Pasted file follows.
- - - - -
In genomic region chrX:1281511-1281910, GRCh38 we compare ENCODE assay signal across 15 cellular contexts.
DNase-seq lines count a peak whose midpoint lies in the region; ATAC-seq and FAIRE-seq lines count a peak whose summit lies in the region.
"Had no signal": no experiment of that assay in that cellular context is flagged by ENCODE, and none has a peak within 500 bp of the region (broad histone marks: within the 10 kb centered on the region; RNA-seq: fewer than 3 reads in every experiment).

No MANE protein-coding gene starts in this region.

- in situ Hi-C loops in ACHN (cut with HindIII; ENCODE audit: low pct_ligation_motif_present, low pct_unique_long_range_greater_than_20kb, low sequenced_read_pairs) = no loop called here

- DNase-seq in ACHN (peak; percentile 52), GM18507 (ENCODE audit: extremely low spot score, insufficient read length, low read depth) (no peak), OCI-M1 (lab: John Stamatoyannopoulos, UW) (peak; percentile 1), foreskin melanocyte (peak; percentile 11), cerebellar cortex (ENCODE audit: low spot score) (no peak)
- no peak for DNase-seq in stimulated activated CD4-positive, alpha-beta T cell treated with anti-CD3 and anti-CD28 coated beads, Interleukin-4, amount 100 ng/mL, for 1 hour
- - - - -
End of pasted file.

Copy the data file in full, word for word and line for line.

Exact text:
In genomic region chrX:1281511-1281910, GRCh38 we compare ENCODE assay signal across 15 cellular contexts.
DNase-seq lines count a peak whose midpoint lies in the region; ATAC-seq and FAIRE-seq lines count a peak whose summit lies in the region.
"Had no signal": no experiment of that assay in that cellular context is flagged by ENCODE, and none has a peak within 500 bp of the region (broad histone marks: within the 10 kb centered on the region; RNA-seq: fewer than 3 reads in every experiment).

No MANE protein-coding gene starts in this region.

- in situ Hi-C loops in ACHN (cut with HindIII; ENCODE audit: low pct_ligation_motif_present, low pct_unique_long_range_greater_than_20kb, low sequenced_read_pairs) = no loop called here

- DNase-seq in ACHN (peak; percentile 52), GM18507 (ENCODE audit: extremely low spot score, insufficient read length, low read depth) (no peak), OCI-M1 (lab: John Stamatoyannopoulos, UW) (peak; percentile 1), foreskin melanocyte (peak; percentile 11), cerebellar cortex (ENCODE audit: low spot score) (no peak)
- no peak for DNase-seq in stimulated activated CD4-positive, alpha-beta T cell treated with anti-CD3 and anti-CD28 coated beads, Interleukin-4, amount 100 ng/mL, for 1 hour